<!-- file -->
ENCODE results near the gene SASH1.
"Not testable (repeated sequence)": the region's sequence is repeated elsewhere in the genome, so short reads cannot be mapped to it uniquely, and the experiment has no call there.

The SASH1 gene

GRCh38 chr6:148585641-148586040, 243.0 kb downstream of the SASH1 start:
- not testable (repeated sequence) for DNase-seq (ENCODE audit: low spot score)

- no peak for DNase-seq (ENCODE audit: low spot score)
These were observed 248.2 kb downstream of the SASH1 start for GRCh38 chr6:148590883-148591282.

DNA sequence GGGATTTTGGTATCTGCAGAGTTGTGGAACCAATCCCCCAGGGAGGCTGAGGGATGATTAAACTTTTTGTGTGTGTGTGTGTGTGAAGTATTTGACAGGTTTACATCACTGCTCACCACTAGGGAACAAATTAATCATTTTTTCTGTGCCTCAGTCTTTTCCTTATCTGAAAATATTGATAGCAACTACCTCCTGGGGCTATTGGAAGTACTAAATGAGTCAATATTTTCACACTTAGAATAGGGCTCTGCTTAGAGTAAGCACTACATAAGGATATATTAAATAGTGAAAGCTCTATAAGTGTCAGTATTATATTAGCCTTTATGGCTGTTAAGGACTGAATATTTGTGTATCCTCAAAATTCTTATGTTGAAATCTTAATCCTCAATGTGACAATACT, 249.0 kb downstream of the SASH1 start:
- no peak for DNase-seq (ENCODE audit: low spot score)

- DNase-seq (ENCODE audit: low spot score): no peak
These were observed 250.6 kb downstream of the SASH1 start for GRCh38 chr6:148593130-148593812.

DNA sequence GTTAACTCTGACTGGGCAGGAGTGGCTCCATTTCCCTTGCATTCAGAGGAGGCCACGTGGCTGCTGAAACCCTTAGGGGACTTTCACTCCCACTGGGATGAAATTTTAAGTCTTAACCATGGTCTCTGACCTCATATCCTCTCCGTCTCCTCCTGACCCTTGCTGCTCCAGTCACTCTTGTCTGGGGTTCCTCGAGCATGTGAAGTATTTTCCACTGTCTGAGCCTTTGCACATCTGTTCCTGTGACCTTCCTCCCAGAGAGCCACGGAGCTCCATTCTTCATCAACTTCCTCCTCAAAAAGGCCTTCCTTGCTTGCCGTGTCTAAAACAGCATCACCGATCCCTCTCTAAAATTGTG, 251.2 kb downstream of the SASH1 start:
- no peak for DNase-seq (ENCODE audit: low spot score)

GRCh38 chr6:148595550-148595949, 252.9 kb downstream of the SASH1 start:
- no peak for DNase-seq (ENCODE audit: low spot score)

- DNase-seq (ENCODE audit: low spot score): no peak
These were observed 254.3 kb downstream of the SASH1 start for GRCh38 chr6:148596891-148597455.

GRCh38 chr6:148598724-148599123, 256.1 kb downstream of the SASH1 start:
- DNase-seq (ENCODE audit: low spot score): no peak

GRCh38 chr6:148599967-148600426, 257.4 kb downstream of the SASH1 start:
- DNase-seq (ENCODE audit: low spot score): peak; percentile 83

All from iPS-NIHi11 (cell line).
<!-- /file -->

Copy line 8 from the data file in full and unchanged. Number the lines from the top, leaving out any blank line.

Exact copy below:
DNA sequence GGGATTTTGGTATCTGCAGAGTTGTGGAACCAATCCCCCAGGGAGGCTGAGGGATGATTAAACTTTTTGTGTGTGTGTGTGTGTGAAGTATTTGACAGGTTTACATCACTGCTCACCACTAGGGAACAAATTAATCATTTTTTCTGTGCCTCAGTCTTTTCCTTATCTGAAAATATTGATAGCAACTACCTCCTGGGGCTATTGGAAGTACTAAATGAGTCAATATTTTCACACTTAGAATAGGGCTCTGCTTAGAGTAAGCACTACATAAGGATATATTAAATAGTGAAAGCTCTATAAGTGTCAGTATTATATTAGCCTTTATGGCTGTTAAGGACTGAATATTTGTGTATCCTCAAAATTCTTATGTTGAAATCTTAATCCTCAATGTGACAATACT, 249.0 kb downstream of the SASH1 start: